“Standard English has been formed through the centuries by its contact with Latin; and without some knowledge of Latin an Englishman will always remain, to an extent, a stranger to his own culture.” John Marenbom – “English our English”

All pupils should be given a knowledge and awareness of the classical world,’ according to the Independent Schools Curriculum Committee. Eaton Square School believes that our pupils have a right to such knowledge, and that an understanding of classical language and civilisation lies at the heart of a sound and complete education. Pupils from Year Six to Year Eight have the opportunity to learn Latin.

Latin is compulsory for all children in Year Six and one lesson is taught per week. In order to ignite the children’s interest in all aspects of the classical world, the Autumn Term of Year Six is devoted to an exploration of Greek and Roman gods and mythology. A variety of enormously influential Greek and Roman myths are explored through a variety of techniques, including dramatic class performances. Classical mythology is an important section of the essay-based non-linguistic section of the 13+ Common Entrance paper, and this approach provides an invaluable introduction. In the Spring term, the children begin more formal instruction in the basics of Latin. The Children work from the first of a series of three text books, called Latin Practice Exercises.

In Year Seven the students start receiving formal Latin lessons twice a week. The curriculum is highly focussed, and it is taught in line with the Independent Schools Examinations Board Classics Syllabus. The students need to develop a high level of competence in translating from Latin into English and English into Latin, as well as in their manipulation of basic grammar. The content of the Year Seven curriculum is split into vocabulary, grammar and syntax.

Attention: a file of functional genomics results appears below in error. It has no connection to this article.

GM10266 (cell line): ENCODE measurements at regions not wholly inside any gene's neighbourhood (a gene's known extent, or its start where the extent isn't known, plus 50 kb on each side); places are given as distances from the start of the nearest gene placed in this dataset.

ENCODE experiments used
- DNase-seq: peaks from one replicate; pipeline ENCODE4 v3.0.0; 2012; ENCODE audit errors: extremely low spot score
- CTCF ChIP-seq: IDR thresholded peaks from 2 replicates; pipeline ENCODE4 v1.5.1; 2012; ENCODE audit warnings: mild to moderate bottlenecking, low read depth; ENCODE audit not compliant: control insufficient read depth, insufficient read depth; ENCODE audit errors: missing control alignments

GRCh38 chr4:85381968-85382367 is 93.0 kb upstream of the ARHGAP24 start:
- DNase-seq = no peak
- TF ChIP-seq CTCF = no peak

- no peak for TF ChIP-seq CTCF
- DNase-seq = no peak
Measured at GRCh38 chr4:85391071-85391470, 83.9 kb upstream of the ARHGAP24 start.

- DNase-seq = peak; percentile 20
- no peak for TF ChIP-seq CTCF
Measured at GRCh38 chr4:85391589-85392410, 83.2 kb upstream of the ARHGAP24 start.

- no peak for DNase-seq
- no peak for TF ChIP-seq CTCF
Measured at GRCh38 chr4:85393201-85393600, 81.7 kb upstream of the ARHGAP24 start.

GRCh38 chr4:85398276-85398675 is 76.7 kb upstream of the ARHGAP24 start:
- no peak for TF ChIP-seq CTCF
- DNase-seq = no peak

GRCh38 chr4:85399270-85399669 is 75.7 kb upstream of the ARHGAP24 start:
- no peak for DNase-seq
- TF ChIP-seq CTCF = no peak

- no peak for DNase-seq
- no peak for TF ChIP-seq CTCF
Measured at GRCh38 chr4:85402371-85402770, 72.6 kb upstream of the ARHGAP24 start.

In Year Eight the students continue to receive two formal Latin lessons each week. Since they are working towards the 13+ examination at the end of the year, all of the students are expected to maintain an independent approach to their study and to supplement their teacher-led classwork and homework with their own programme of learning and revision. Time is spent developing effective examination skills, such as time management and ways of maximising known information in order to gain as many marks as possible.

In the Autumn Term, Year Six are given a manageable amount of homework, involving further exploration of the particular myth we are working on. This is given on a weekly basis. In the Spring and Summer Terms, the children will be expected to complete vocabulary learning, grammar consolidation and some translation tasks.

In Year Seven and Eight the pupils are given one formal homework task, of approximately 30 minutes, each week. This usually involves practising a skill that has been introduced in class, but may sometimes require independent study.

In addition to formal homework, pupils are expected to develop and to maintain an independent programme of study and revision in order to consolidate and commit to memory the high volume of grammar and vocabulary that are required for the Common Entrance examination. Children in all year groups are formally assessed at the end of each half term.